About the new kind of relationship between humans and Digimon
It was certainly a huge change to have the premise be about human children use the power of the Spirits to evolve into Digimon.
The part about humans taking on Digimon characteristics and evolving into Digimon was an idea suggested by Bandai (*3), as a new possible development for both the story and the product lines. So from there, we started thinking about the story’s approach to evolution.
(*3) Bandai: Referring to major toy company Bandai Co., Ltd. They are responsible for marketing Digital Monster (Digimon) products such as portable raising games, video games, trading card games, and toys. Since the Digimon anime series is not based on another work’s story, Toei Animation produces it as an original work, but the background lore and other aspects of Digimon are based on aspects that came from Bandai’s product development.
The Spirits are particularly interesting in that they aren’t just mere transformation mechanisms, but rather things with souls or will.
They’re the Spirits of the Ten Warriors (*4), so they actually contain something along the lines of the souls of the Ten Warriors. However, thanks to the effect of Lucemon from within his seal, when Takuya and his friends obtained the Spirits, that something had become lost. So when Takuya and the others took on those Spirits and fought together, and when they went on their journey together, the Spirits, which had become empty, started to house something like the children’s own souls. As they’d gotten accustomed to using them as tools, you could say that the children’s own souls were starting to fill them in. It probably isn’t right to call the Spirits tools, but that’s the kind of image we had for it. And so, in the end, the tools that had taken on the children’s souls evolved into Digimon and parted (from the humans), and became much like each person’s own partner (*5). So in that sense, our depiction of having the humans become Digimon added another kind of human-Digimon partner relationship onto the list that had been building up over the prior series. When the series first began, I think we still weren’t fully sure that the Spirits would take on a will and life force of their own by the end. It might have been sometime around the time two cours (26 episodes) had passed when we came up with it.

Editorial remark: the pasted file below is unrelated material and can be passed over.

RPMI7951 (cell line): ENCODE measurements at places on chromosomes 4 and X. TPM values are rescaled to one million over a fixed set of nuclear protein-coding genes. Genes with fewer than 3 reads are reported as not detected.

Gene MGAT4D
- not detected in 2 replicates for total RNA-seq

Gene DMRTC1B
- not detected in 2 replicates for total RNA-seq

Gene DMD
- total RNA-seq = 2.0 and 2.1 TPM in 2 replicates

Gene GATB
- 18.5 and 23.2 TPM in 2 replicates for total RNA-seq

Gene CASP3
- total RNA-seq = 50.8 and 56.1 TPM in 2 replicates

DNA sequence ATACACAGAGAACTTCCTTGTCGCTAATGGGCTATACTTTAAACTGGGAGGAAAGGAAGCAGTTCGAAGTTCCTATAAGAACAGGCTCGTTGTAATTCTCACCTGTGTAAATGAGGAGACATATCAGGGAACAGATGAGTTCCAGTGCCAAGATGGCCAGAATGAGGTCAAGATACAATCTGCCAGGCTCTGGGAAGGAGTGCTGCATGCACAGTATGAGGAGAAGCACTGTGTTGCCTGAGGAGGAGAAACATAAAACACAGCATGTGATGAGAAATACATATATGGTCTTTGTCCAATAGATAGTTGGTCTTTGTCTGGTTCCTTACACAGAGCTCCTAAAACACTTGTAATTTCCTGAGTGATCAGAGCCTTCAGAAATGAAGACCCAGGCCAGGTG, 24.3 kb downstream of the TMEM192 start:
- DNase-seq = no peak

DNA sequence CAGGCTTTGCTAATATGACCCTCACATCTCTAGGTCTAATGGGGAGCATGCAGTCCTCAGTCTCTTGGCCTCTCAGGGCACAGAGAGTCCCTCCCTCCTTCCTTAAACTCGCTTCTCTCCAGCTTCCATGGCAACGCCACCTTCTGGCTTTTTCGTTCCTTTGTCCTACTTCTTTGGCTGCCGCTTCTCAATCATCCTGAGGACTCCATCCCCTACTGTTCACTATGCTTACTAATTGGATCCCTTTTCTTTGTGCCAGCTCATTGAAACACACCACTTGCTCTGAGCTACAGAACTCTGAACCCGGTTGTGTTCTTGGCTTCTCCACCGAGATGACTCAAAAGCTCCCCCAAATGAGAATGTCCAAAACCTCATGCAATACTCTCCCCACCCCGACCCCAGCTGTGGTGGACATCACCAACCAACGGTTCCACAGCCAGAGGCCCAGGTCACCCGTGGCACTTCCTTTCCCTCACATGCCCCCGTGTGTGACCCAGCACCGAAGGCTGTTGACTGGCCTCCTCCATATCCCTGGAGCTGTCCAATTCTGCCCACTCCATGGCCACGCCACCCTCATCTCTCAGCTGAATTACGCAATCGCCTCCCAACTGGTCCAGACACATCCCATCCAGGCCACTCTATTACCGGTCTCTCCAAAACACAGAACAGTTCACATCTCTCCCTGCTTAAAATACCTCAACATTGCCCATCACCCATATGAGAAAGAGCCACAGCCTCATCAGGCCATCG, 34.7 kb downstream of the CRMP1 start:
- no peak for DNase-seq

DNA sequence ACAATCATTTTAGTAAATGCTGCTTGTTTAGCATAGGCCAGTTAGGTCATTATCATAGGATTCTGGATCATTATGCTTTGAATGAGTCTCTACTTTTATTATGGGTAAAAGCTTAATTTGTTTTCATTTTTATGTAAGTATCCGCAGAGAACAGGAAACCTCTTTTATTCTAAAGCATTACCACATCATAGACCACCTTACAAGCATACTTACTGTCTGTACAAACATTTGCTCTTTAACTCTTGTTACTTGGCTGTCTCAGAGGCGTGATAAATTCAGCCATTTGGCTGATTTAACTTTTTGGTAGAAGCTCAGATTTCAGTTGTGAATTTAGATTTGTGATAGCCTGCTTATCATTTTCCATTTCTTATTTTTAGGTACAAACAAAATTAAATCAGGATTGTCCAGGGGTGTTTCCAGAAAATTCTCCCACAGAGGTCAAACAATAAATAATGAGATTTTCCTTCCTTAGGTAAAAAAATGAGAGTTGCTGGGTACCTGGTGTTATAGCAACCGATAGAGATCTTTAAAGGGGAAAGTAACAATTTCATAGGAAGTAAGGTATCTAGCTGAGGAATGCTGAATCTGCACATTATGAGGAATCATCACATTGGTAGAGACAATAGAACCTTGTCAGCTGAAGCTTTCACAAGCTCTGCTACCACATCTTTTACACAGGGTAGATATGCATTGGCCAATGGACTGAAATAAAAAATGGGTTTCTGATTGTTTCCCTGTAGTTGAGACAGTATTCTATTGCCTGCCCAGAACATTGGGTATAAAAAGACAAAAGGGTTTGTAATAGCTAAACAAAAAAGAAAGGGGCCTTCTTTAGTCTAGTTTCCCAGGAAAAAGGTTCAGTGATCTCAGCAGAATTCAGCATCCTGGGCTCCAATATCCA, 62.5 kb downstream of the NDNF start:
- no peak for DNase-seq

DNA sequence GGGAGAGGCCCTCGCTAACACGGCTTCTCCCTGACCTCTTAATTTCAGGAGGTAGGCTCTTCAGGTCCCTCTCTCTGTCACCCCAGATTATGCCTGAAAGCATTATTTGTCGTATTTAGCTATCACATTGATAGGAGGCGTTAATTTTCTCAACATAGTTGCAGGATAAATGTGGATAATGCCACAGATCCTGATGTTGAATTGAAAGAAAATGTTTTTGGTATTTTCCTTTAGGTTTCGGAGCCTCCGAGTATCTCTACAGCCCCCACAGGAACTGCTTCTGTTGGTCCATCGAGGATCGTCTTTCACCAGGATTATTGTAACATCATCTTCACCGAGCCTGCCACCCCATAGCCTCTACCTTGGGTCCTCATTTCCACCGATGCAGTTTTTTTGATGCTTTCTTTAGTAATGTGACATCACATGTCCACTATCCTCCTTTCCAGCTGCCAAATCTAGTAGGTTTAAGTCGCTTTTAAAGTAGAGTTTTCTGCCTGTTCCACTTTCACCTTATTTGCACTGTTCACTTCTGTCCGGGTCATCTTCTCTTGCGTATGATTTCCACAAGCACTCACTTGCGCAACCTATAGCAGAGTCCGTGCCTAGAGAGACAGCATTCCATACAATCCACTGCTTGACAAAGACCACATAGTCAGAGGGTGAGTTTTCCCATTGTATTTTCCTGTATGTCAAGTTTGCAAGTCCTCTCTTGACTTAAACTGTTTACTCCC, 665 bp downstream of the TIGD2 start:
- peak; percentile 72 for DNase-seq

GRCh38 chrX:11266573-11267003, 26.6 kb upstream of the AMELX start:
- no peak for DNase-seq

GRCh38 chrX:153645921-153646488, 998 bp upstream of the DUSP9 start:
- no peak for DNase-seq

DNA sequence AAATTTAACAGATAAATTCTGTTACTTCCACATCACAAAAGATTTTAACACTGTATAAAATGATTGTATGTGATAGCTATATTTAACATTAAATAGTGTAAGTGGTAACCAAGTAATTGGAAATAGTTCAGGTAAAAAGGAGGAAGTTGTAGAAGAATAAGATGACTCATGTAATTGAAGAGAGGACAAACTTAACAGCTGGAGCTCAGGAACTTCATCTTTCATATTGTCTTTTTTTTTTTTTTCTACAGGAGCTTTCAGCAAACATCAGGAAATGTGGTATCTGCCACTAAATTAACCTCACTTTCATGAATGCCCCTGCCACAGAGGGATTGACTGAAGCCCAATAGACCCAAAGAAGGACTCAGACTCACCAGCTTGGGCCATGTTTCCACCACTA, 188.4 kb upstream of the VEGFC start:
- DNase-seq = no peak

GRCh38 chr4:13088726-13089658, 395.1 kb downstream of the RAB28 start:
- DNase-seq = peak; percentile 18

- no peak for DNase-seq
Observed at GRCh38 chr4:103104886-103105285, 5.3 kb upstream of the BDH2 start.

(*4) Spirits of the Ten Warriors: Referring to the Spirits of the Ten Warriors who saved the Digital World from a crisis in the past and were made dormant, which were entrusted to the Three Great Angels, Ophanimon, Seraphimon, and Cherubimon. Each of them has their own attribute of Fire, Wind, Lightning, Ice, Earth, Water, Wood, Steel, Light, and Darkness, and also have their own variants of the human-like Human Spirits and the beast-like Beast Spirits. However, at the beginning of the story, they were relatively scattered around. Takuya and his friends use their Digivices to draw out the power of the Spirits, and evolve into Digimon.
(*5) Became much like each person’s own partner: Referring to the events of the final episode (episode 50), “Transcend Time! The Start of a New Legend”. All of the Spirits, along with Takuya, Kouji, Izumi, Junpei, and Tomoki, combine into Susanoomon and defeat Lucemon Satan Mode, but are attacked by his true form, Lucemon Larva. At that moment, in order to save Takuya and his friends, the Spirits dissolve the combination and individually materialize in order to completely destroy him. After that, Takuya and his friends entrust the safety of the Digital World to the Ten Warriors, and return to the human world.
What theme did you most want to get across through this series?